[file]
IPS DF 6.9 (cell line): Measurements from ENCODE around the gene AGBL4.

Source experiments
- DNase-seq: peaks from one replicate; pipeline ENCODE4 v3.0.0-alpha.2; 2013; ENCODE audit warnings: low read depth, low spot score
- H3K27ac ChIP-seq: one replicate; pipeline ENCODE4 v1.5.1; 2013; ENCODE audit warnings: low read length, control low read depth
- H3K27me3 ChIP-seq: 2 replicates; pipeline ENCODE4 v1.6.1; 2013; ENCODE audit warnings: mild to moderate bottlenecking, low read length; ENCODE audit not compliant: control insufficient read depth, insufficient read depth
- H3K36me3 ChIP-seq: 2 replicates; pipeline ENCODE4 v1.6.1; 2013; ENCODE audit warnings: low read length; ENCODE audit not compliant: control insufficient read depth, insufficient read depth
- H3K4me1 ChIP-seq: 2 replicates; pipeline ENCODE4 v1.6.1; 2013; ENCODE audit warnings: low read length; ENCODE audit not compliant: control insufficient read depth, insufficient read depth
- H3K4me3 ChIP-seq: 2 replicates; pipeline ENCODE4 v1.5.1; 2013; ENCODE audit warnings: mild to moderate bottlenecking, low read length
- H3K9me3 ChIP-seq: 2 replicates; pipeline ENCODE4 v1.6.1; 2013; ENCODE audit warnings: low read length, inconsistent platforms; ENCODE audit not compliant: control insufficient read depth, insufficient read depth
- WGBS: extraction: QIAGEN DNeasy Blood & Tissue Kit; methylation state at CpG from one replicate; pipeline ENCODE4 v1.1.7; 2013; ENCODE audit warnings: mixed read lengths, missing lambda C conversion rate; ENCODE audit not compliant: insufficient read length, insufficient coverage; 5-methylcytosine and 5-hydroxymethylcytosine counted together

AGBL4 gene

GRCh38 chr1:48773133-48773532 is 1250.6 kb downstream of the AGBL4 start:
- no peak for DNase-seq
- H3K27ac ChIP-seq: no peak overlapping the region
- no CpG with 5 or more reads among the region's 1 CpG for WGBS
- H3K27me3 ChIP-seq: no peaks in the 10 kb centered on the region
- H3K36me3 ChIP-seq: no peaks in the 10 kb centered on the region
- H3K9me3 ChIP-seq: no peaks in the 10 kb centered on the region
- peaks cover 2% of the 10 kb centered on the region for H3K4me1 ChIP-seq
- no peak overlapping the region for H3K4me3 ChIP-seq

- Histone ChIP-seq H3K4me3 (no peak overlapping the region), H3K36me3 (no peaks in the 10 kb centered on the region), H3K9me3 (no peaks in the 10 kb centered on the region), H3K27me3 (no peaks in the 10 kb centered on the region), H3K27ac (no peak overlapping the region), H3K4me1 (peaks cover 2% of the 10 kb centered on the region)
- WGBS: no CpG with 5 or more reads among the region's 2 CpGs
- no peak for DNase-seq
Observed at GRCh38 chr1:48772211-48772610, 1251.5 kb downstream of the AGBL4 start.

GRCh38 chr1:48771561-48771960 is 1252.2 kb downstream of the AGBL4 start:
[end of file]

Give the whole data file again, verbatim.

IPS DF 6.9 (cell line): Measurements from ENCODE around the gene AGBL4.

Source experiments
- DNase-seq: peaks from one replicate; pipeline ENCODE4 v3.0.0-alpha.2; 2013; ENCODE audit warnings: low read depth, low spot score
- H3K27ac ChIP-seq: one replicate; pipeline ENCODE4 v1.5.1; 2013; ENCODE audit warnings: low read length, control low read depth
- H3K27me3 ChIP-seq: 2 replicates; pipeline ENCODE4 v1.6.1; 2013; ENCODE audit warnings: mild to moderate bottlenecking, low read length; ENCODE audit not compliant: control insufficient read depth, insufficient read depth
- H3K36me3 ChIP-seq: 2 replicates; pipeline ENCODE4 v1.6.1; 2013; ENCODE audit warnings: low read length; ENCODE audit not compliant: control insufficient read depth, insufficient read depth
- H3K4me1 ChIP-seq: 2 replicates; pipeline ENCODE4 v1.6.1; 2013; ENCODE audit warnings: low read length; ENCODE audit not compliant: control insufficient read depth, insufficient read depth
- H3K4me3 ChIP-seq: 2 replicates; pipeline ENCODE4 v1.5.1; 2013; ENCODE audit warnings: mild to moderate bottlenecking, low read length
- H3K9me3 ChIP-seq: 2 replicates; pipeline ENCODE4 v1.6.1; 2013; ENCODE audit warnings: low read length, inconsistent platforms; ENCODE audit not compliant: control insufficient read depth, insufficient read depth
- WGBS: extraction: QIAGEN DNeasy Blood & Tissue Kit; methylation state at CpG from one replicate; pipeline ENCODE4 v1.1.7; 2013; ENCODE audit warnings: mixed read lengths, missing lambda C conversion rate; ENCODE audit not compliant: insufficient read length, insufficient coverage; 5-methylcytosine and 5-hydroxymethylcytosine counted together

AGBL4 gene

GRCh38 chr1:48773133-48773532 is 1250.6 kb downstream of the AGBL4 start:
- no peak for DNase-seq
- H3K27ac ChIP-seq: no peak overlapping the region
- no CpG with 5 or more reads among the region's 1 CpG for WGBS
- H3K27me3 ChIP-seq: no peaks in the 10 kb centered on the region
- H3K36me3 ChIP-seq: no peaks in the 10 kb centered on the region
- H3K9me3 ChIP-seq: no peaks in the 10 kb centered on the region
- peaks cover 2% of the 10 kb centered on the region for H3K4me1 ChIP-seq
- no peak overlapping the region for H3K4me3 ChIP-seq

- Histone ChIP-seq H3K4me3 (no peak overlapping the region), H3K36me3 (no peaks in the 10 kb centered on the region), H3K9me3 (no peaks in the 10 kb centered on the region), H3K27me3 (no peaks in the 10 kb centered on the region), H3K27ac (no peak overlapping the region), H3K4me1 (peaks cover 2% of the 10 kb centered on the region)
- WGBS: no CpG with 5 or more reads among the region's 2 CpGs
- no peak for DNase-seq
Observed at GRCh38 chr1:48772211-48772610, 1251.5 kb downstream of the AGBL4 start.

GRCh38 chr1:48771561-48771960 is 1252.2 kb downstream of the AGBL4 start: